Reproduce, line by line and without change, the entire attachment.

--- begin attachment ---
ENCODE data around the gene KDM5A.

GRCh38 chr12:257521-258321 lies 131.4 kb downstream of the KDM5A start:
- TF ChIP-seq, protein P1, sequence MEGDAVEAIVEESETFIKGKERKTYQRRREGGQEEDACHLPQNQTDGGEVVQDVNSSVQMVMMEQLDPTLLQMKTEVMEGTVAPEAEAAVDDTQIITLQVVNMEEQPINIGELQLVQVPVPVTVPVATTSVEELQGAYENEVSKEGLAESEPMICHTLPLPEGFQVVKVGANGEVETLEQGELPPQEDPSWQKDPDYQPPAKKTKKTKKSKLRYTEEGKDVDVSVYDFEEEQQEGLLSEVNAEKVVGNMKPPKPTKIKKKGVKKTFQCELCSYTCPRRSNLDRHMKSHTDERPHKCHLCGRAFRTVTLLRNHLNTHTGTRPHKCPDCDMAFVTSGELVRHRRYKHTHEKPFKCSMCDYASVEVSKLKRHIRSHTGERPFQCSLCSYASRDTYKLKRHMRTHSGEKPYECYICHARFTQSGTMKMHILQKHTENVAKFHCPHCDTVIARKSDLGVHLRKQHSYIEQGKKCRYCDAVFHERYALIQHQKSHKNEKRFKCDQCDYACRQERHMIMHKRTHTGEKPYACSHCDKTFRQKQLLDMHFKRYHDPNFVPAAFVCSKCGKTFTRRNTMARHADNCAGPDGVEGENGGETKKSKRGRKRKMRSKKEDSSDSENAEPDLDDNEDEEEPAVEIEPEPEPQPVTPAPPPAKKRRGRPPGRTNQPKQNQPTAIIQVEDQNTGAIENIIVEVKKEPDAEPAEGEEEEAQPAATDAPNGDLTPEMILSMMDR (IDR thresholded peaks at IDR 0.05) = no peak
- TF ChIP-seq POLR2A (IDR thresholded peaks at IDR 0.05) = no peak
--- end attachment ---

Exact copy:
ENCODE data around the gene KDM5A.

GRCh38 chr12:257521-258321 lies 131.4 kb downstream of the KDM5A start:
- TF ChIP-seq, protein P1, sequence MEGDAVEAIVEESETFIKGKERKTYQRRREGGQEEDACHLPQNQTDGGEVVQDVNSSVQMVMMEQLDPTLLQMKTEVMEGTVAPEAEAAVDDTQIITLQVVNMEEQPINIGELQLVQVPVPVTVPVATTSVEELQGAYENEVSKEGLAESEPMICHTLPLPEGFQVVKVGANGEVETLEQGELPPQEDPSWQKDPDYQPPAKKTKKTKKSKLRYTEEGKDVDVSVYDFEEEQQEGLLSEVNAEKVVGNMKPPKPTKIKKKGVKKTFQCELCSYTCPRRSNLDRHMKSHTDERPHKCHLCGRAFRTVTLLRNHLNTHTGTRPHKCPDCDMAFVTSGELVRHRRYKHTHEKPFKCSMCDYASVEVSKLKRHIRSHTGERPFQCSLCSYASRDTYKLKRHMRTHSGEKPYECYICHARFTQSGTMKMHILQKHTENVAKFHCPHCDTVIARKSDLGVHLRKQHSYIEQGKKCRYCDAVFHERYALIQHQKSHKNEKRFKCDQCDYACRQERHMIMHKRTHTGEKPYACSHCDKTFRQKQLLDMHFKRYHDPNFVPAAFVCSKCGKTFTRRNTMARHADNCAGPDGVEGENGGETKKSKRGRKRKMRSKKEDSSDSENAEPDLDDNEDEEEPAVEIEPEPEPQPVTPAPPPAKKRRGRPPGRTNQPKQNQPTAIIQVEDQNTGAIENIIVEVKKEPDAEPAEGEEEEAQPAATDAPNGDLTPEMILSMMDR (IDR thresholded peaks at IDR 0.05) = no peak
- TF ChIP-seq POLR2A (IDR thresholded peaks at IDR 0.05) = no peak